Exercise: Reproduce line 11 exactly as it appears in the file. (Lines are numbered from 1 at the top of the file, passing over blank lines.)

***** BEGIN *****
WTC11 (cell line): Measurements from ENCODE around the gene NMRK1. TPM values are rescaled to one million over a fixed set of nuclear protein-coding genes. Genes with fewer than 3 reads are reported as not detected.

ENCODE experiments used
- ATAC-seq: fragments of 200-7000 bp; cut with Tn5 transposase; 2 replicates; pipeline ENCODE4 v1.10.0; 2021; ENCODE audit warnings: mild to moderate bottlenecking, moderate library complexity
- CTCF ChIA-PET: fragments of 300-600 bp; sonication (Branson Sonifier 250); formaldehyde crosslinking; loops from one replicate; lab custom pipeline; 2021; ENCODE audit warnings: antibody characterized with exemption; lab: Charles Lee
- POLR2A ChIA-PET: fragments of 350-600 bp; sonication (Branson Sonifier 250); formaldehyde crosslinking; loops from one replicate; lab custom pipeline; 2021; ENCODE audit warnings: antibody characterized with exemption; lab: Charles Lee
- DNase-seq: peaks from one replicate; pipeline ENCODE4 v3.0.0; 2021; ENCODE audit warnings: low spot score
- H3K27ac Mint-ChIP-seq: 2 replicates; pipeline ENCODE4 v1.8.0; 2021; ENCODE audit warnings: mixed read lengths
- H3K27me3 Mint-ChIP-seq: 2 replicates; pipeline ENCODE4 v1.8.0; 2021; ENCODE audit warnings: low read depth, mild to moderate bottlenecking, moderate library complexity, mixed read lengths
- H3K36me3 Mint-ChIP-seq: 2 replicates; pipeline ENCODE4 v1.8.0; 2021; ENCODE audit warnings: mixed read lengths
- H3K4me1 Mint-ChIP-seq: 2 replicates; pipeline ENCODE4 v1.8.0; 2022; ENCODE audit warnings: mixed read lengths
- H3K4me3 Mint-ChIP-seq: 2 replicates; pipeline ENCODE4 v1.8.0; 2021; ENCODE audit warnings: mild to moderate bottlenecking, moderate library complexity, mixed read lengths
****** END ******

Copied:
- H3K4me3 Mint-ChIP-seq: 2 replicates; pipeline ENCODE4 v1.8.0; 2021; ENCODE audit warnings: mild to moderate bottlenecking, moderate library complexity, mixed read lengths